Zanele Mazibuko is among a handful of female golfers at Tuks who are breaking down the stereotypical barriers surrounding the sport. The Sport Sciences student is swinging her way into public attention, showing us why women should be taken more seriously in golf.
What inspired you to enter such a male dominated sport?
My cousin and a few of my friends were all golfers so I would always accompany them whenever they went to practice. One day I picked up one of their clubs and aimed a ball at a hole. From then on, I began playing and never looked back. The fact that it was a male dominated sport didn’t demotivate me, instead [it] made me hungrier to play.
What are you looking to achieve with TuksGolf in 2017?
This year I will be completing my PGA hours here at Tuks. These are hours one has to put in on the golf course [in order] to become a professional.
How do you manage to balance golf and academics?
One thing I have learnt to manage properly is my time. I’m a full-time student, so I need to break down my hours according to my lecture timetable and practice schedule every week. A typical day for me would be to attend class in the morning, attend practice in the afternoon and then study right after practice. If I have any upcoming tournaments in a specific week, I spend a little extra time on the golf course and if it’s a test week, I spend more time on my books.
What are some of the challenges you face as a golfer?
Golf is an expensive sport. You are required to have their own equipment and apparel. So I struggle financially when it comes to golf. I can’t play in every single tournament because that also requires you to pay. This comes as a huge disadvantage to me because the more you play, the more experience you get and the more you improve at the sport.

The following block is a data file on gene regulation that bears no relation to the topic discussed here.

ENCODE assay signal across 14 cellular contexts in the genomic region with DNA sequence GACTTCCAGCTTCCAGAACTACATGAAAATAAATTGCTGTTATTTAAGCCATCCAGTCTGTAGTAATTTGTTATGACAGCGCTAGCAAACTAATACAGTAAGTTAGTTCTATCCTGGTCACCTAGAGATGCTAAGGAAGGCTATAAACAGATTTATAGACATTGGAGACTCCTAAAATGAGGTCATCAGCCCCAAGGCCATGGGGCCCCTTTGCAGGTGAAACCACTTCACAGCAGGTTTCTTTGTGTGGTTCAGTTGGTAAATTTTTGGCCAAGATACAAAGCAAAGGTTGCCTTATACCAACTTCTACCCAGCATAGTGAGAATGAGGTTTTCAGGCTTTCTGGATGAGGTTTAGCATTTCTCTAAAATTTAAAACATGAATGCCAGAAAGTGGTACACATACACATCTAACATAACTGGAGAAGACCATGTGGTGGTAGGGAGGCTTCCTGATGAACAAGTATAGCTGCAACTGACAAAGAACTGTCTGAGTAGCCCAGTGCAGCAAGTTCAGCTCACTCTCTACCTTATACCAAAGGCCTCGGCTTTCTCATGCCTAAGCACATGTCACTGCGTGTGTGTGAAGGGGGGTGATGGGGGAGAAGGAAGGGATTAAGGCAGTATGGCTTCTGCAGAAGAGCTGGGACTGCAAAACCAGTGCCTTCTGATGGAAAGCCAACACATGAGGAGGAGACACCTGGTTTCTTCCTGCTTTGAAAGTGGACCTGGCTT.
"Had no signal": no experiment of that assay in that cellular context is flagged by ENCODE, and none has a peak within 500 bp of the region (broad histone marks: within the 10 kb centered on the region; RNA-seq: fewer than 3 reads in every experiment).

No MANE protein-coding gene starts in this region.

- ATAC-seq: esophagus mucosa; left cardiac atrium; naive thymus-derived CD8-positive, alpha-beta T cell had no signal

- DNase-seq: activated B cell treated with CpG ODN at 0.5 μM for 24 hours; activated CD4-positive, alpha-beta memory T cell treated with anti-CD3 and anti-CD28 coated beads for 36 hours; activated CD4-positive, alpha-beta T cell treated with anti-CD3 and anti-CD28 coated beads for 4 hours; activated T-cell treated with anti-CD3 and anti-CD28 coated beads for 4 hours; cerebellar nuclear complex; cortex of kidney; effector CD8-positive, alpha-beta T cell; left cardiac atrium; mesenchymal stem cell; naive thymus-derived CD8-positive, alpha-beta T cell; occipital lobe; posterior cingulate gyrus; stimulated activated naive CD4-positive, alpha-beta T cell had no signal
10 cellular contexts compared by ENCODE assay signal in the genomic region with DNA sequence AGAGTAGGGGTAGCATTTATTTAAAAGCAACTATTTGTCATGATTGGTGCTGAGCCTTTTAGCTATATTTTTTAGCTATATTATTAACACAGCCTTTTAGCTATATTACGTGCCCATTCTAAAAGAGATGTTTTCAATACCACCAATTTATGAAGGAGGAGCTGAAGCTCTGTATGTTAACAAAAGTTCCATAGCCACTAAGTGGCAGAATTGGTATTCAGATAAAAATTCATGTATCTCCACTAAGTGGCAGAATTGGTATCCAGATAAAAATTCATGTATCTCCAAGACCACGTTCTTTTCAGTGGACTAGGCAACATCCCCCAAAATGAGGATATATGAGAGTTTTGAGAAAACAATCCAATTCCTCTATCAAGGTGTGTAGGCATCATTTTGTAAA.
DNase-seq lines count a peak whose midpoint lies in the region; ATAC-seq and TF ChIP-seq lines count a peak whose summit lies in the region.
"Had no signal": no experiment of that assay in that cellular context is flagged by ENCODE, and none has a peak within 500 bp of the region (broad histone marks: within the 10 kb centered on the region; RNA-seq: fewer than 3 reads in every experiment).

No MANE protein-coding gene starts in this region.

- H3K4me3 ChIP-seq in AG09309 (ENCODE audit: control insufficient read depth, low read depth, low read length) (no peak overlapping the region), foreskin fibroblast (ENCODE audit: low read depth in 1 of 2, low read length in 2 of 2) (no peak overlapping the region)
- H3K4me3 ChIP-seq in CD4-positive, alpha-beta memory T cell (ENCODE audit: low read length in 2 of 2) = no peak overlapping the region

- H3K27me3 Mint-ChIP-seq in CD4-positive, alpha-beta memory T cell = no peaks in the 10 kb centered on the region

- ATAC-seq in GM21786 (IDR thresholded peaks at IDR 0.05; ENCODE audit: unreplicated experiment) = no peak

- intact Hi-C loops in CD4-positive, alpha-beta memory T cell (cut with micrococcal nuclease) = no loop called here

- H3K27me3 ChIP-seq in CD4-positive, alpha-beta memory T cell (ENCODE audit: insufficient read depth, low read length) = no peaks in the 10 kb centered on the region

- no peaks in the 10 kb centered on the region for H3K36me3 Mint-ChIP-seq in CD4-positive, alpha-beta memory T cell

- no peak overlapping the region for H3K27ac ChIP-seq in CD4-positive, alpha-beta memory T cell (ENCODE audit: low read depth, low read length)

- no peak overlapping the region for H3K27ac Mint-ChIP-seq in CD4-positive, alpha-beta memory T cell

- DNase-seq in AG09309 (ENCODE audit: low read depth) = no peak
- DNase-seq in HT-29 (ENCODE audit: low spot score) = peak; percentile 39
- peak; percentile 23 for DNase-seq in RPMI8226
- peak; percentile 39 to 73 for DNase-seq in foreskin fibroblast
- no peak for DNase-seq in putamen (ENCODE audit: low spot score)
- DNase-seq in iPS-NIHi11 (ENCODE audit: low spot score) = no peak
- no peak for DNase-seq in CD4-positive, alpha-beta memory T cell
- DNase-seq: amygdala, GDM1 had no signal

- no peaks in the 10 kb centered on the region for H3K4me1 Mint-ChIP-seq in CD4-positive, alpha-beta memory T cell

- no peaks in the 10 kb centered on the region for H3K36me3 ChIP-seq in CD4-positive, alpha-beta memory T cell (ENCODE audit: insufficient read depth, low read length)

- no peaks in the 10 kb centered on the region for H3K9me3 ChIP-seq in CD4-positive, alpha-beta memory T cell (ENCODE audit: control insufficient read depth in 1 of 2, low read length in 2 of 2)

What was your best event in 2016?
Playing in the 72-hole tournament where I represented the Free State province women’s golf team.
What is your ultimate goal as a golfer?
My ultimate goal is to “go pro”. I want to play golf at a professional level or work professionally in the golfing industry, perhaps as an instructor. I want to help young women who want to begin playing or improve in the sport, and I want to be able to show women that it is possible to succeed at anything through courage and perseverance.
What would you say to an aspiring women’s golfer?
I would tell her to follow her dream if golf is truly her passion. I would tell her to never get intimidated by the fact that this is a male dominated sport, and I would encourage her to work very hard and manage her time very well. Balancing your books and golf can be an intimidating task, and so it’s very easy for one to start believing that a certain sport isn’t for them when they don’t have the time for it due to a heavy workload.